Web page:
We certainly do. In some ways, it's exactly the thing that we do. But because we've had this tremendous success with all this kids' stuff in the past couple of years, I think people were wondering if we'd become Raffi. The answer is "No, we've not become Raffi." For people who follow the band closely, it's not a surprise that it's such a rowdy sounding record, because our live shows have always been a little bit rowdier, a little bit harsher, a lot more rocking.

What's interesting though is that you have a huge Web presence.

Since the whole MP3 revolution began, we've really found it's an incredibly powerful vehicle for finding our audience. We don't have very much media access, unlike a lot of bands that get pushed at you. We're sort of a band that you have to find yourself. In the late '90s, we hooked up with eMusic, a very early MP3 company, and we did a couple of really great projects with them that basically created our current audience. When we do shows, it's just like a regular concert crowd. I feel that we're very lucky that we have an energetic young crowd.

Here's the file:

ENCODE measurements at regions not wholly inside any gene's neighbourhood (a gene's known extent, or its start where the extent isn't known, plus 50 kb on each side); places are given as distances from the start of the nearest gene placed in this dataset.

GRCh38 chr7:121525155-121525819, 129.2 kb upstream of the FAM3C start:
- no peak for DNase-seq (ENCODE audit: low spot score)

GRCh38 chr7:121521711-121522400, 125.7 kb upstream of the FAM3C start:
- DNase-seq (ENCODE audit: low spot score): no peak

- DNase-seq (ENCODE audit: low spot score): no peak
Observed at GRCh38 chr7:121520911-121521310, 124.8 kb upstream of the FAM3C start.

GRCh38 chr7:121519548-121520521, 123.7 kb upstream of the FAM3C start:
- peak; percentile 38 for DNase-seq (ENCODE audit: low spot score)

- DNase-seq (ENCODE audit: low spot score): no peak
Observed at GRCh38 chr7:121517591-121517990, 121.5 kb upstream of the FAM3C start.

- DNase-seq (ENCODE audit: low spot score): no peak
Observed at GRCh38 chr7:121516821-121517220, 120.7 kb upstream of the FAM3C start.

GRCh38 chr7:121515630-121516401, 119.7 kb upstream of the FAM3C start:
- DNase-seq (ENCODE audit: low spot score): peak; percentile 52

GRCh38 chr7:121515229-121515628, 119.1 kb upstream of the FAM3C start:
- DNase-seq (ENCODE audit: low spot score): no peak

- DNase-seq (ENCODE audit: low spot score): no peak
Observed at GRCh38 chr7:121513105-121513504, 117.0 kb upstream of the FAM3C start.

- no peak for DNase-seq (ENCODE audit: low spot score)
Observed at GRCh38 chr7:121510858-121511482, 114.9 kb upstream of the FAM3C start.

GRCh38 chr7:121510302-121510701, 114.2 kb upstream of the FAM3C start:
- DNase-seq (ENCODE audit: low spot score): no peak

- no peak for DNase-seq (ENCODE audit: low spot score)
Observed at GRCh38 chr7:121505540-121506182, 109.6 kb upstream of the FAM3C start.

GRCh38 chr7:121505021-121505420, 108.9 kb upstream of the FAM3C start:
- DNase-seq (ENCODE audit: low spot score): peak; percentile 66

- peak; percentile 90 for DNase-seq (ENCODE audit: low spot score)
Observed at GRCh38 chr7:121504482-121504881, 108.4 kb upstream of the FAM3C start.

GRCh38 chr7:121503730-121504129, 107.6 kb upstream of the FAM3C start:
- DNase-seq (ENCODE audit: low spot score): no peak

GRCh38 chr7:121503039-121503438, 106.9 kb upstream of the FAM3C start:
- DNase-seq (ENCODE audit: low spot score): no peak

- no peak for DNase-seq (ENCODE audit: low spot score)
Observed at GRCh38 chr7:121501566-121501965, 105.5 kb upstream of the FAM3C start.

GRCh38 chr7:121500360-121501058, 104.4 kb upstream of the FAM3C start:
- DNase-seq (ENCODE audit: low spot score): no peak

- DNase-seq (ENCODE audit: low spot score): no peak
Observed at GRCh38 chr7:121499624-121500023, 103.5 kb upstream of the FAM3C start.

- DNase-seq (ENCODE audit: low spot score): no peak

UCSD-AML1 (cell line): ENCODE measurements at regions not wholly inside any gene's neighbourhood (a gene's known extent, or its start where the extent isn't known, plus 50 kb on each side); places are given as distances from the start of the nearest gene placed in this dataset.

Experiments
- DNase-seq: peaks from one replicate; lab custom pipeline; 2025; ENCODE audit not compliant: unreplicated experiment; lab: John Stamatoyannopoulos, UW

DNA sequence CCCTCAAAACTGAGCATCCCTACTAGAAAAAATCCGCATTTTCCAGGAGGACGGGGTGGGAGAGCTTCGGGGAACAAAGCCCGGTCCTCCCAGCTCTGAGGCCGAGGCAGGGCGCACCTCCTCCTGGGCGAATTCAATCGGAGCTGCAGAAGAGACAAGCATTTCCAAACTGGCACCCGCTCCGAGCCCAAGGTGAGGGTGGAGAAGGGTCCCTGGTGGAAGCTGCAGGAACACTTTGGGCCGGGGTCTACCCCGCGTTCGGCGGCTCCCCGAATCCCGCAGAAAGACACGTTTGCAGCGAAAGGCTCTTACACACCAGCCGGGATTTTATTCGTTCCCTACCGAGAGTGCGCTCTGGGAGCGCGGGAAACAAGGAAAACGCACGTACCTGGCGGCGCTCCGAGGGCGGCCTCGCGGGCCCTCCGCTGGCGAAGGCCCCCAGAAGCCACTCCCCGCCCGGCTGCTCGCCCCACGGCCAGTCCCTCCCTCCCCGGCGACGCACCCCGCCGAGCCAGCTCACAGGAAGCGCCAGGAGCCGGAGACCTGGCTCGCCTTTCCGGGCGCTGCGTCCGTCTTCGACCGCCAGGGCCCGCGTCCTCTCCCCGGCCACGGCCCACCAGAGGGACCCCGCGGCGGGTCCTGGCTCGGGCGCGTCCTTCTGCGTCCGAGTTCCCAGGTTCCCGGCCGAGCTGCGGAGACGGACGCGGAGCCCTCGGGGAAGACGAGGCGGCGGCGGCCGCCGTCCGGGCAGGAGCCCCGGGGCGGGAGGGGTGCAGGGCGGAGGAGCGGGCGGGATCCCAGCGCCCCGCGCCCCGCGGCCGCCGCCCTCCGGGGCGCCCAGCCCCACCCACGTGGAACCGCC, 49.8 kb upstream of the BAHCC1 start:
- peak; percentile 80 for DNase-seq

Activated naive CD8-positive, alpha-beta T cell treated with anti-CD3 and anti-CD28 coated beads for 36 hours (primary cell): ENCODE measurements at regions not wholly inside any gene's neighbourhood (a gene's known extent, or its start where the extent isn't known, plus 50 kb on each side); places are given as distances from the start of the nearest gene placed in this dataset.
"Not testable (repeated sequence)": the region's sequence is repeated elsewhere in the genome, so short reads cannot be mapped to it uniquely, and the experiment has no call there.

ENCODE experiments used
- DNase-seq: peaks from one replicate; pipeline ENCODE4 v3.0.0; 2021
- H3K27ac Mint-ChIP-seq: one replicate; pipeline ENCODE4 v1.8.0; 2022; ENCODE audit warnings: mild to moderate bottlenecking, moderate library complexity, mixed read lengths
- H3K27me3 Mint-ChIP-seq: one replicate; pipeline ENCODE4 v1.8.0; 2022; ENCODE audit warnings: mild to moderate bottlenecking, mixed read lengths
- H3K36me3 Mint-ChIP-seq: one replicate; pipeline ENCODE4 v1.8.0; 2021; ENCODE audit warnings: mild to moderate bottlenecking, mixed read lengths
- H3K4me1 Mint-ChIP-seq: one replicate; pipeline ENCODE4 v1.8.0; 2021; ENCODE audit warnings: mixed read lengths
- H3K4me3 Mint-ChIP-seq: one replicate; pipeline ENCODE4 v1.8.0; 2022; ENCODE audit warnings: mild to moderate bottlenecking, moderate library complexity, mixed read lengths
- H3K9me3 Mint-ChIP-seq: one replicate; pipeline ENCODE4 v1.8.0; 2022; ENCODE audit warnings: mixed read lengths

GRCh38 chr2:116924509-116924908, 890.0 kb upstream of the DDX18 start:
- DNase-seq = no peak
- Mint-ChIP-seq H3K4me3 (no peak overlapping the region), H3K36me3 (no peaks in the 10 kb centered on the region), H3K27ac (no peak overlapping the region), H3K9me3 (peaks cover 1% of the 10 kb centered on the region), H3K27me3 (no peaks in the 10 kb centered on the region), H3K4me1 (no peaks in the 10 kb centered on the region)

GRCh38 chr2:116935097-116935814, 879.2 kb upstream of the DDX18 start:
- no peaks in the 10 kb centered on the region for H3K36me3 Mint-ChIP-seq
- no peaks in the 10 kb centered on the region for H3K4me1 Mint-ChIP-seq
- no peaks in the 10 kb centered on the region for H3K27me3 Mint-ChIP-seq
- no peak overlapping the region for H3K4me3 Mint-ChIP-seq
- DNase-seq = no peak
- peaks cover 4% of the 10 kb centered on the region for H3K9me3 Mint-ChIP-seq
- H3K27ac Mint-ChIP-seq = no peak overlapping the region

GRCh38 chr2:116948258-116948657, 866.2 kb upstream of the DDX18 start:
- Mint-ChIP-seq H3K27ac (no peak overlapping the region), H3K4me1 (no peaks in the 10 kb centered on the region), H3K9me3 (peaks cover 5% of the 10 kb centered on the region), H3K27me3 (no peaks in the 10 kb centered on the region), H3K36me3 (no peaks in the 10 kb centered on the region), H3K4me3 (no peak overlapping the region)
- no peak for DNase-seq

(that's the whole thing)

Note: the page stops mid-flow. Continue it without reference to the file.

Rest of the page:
That's rare for a band that's been around for 20 years.

Yeah, I would be scared to play for people as old as me. I'm always happy to see my fellow new-wavers in the crowd. But it's really important to keep on reaching out to new audiences. That's the thing people in veteran bands don't realize: they've created their own trap by not challenging themselves on every level. We just found that giving music away through MP3s--we have a big free music service at TMBG.com where you sign up to the mailing list and we send out free MP3s every couple of weeks--has just been a fantastic way to keep people involved in our creative output.

You're selling this new album online at a dollar per song, too, right?